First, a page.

As a foreign speaker, it is understandable why Adelaar questioned the pronunciation of the Jangkang language. As an initial note, Jangkang people like to give alternative names to things/objects. It is not easy for outsiders to pronounce or understand synonyms that, in many cases, are only understood by Dayak Jangkang.

These synonyms can take more than one form. Furthermore, if written, they often do not match exactly with what is (supposed to be) pronounced. For example, it is written “Jongkang,” but the correct pronunciation is “Jongkangk.” So, the general rule in the Jangkang language is that if a word ends with “ng,” it tends to be pronounced, or there is a “k” at the end.

Thus, the names of villages in the Jangkang District, such as Kobang, Empiyang, Tangong, Lalang, and any words ending in “ng,” such as sabong (sabung), komong (kembung), cinong (condong), linong (lindung), and so on, tend to be pronounced by adding “k” to the end of the word.

Adelaar notes that the forms “mane?,” “mandey?,” “manI?,” and “man ḯ?” are adaptations of the Malay word “mandi” or Malay-Dayak “man(d)i?”

This is the subgroup of Kalimantan languages and their relationship with other exo-Kalimantan subgroups. From the map of Dayak subgroup distribution from a linguistic perspective, it can be seen how ethnicity cannot separate Dayak Jangkang from Dayak Sarawak. Adelaar attempts to challenge many theories that conclude that Riau Malay is the precursor to the Indonesian language. While that is true, it is not the archaic (original) form. According to Adelaar, the original form is actually Malay Salako, which in international texts is referred to as Salako (a Malayic Dayak language). Of course, in accordance with the principles of science, Adelaar’s antithesis still needs verification, just as he verifies the findings of previous linguistics experts.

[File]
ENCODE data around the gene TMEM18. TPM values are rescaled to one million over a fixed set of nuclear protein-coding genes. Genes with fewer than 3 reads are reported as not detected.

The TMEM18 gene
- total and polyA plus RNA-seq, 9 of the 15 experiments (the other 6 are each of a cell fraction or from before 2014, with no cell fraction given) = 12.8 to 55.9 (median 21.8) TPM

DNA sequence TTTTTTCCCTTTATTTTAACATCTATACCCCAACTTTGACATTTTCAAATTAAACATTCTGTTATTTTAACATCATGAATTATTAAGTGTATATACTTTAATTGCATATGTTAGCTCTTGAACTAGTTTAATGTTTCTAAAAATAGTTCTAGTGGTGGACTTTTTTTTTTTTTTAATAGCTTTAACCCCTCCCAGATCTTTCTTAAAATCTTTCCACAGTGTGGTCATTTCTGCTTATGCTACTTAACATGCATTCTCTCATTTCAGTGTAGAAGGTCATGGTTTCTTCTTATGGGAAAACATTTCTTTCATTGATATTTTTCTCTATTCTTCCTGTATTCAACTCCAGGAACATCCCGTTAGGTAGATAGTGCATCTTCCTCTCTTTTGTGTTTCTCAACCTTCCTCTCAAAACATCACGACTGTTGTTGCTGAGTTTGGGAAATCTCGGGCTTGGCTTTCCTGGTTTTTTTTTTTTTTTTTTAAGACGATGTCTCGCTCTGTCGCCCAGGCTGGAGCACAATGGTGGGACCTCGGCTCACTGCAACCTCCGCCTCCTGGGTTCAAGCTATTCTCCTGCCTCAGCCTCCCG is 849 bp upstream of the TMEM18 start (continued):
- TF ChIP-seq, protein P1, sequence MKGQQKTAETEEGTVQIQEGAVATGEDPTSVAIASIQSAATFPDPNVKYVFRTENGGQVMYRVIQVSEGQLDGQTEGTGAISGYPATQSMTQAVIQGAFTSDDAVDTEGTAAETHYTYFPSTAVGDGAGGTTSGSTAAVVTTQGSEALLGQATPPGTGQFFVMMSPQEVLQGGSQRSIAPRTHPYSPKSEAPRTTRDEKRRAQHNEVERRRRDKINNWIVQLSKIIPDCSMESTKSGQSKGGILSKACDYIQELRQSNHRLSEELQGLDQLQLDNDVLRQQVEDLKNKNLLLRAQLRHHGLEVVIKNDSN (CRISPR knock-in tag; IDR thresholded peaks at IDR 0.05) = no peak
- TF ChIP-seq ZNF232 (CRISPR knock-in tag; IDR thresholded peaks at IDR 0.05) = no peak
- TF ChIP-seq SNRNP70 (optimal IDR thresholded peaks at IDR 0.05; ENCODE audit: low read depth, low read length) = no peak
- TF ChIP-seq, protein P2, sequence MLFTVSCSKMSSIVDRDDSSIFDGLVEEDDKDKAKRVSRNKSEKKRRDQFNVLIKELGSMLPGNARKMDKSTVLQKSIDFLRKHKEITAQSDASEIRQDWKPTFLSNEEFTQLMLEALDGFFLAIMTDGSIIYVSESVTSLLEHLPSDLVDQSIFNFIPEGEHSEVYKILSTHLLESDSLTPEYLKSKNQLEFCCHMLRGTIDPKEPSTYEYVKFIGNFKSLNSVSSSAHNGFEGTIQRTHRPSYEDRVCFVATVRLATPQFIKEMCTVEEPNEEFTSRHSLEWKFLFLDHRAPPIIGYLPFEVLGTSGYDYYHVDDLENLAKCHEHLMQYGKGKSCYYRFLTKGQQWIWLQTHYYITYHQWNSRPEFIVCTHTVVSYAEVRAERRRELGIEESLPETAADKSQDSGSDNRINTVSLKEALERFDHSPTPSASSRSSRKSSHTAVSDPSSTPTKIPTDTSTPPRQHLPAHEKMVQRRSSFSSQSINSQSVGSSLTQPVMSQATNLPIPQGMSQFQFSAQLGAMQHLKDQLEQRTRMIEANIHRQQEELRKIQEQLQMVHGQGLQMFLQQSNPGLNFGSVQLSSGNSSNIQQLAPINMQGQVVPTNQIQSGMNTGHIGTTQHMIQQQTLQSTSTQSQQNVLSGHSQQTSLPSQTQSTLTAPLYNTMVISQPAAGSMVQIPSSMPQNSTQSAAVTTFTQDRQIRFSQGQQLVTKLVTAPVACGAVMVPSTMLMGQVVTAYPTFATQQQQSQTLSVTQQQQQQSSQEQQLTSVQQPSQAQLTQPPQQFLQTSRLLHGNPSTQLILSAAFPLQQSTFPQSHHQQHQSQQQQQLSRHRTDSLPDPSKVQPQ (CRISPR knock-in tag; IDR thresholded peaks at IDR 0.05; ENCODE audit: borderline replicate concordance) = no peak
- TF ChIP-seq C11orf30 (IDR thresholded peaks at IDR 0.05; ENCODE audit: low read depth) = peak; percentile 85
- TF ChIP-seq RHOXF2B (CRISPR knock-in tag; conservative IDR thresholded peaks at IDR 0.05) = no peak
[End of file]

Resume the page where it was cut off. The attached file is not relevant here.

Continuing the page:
An example of linguistic comparison for Land Dayak language is as follows:

“mati” “membunuh” “tidur” “mandi”
Bekati’ kabis ŋamis buus mamu?
Lara? kabih ŋamḯh buih mamǘ
Golek kobis ŋkəbis biis mamuh
Nonguh kobis ŋkɔmis bis mamǘh
Pandu kɔbis ŋɔmis biis mane?
Ribun I kobis ŋkobis bihis mandey?
Ribun II kɔbis ŋkɔmis biis mandey?
Jangkang kɔbi? kɔmI? bi? manI?
Lintang k(oɔ)bis ŋkɔmis biis manI?
Aye-aye kubəs ŋkuməs bis manḯ?
Sungkung kabəs nnabəs bə?əs mamuh
Sekayam kɔbis ŋkɔmis biis Mä́mǘh

From a linguistic perspective, there are similarities between Dayak Sarawak and Dayak Kalimantan Indonesia (distribution map of language usage in Kalimantan number 2).

Therefore, the bond of brotherhood between Dayak Sarawak and Dayak Jangkang continues to exist. It becomes even stronger with the construction of an international road connecting Jangkang-Kembayan-Sarawak to the Entekong border crossing.

Friendly visits are often made by the residents of Sarawak to Sanggau and vice versa, in the name of language and culture, kinship, and religion.*)

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Masri Sareb Putra